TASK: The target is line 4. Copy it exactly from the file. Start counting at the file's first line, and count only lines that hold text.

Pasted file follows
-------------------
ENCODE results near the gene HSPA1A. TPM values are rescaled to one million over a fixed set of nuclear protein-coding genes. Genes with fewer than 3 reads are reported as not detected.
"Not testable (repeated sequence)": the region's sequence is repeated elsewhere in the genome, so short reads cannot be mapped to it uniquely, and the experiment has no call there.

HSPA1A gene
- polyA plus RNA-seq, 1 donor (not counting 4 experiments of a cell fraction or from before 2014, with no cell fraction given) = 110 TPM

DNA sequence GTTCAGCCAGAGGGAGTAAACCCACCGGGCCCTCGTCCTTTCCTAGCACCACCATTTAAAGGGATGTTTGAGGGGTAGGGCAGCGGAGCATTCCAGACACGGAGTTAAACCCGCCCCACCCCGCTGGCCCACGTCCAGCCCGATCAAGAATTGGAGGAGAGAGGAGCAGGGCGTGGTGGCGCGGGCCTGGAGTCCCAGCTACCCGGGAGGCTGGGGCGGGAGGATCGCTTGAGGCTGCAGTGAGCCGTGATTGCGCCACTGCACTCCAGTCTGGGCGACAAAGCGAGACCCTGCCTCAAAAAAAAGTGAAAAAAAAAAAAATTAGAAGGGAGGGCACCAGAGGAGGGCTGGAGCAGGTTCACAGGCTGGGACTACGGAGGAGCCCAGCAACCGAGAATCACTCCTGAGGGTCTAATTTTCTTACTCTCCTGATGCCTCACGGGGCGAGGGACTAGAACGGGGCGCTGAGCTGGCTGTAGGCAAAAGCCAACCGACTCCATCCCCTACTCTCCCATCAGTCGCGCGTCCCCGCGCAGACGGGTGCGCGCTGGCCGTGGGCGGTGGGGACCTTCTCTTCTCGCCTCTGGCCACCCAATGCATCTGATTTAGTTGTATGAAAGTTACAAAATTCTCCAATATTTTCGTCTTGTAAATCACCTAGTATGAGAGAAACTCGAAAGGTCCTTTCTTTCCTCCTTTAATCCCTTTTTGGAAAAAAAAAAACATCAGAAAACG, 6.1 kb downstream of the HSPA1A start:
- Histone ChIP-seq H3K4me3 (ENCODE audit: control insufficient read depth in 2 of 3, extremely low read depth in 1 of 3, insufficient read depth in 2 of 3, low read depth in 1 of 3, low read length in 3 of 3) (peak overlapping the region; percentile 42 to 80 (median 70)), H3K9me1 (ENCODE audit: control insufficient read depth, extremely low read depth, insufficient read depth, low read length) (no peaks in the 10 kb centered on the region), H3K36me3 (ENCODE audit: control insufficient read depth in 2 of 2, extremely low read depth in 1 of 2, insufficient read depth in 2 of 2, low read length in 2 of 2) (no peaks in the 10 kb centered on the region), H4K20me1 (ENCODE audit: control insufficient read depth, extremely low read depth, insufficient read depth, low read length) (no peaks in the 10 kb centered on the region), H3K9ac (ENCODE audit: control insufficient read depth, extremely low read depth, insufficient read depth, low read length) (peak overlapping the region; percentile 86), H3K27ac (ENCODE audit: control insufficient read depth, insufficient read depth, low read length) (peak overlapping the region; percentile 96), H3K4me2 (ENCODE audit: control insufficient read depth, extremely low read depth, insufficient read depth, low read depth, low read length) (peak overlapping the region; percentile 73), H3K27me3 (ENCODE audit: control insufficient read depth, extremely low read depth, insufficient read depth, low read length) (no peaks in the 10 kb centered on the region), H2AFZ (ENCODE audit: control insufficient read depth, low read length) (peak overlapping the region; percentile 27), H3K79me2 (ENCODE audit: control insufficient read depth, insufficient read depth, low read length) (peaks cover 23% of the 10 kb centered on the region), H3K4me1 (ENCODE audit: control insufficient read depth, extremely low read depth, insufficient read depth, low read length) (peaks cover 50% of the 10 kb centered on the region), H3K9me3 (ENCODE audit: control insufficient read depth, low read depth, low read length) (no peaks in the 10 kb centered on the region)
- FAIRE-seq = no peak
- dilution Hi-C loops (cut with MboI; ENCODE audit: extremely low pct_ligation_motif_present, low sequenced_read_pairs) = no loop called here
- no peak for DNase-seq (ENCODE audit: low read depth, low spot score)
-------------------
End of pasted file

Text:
- polyA plus RNA-seq, 1 donor (not counting 4 experiments of a cell fraction or from before 2014, with no cell fraction given) = 110 TPM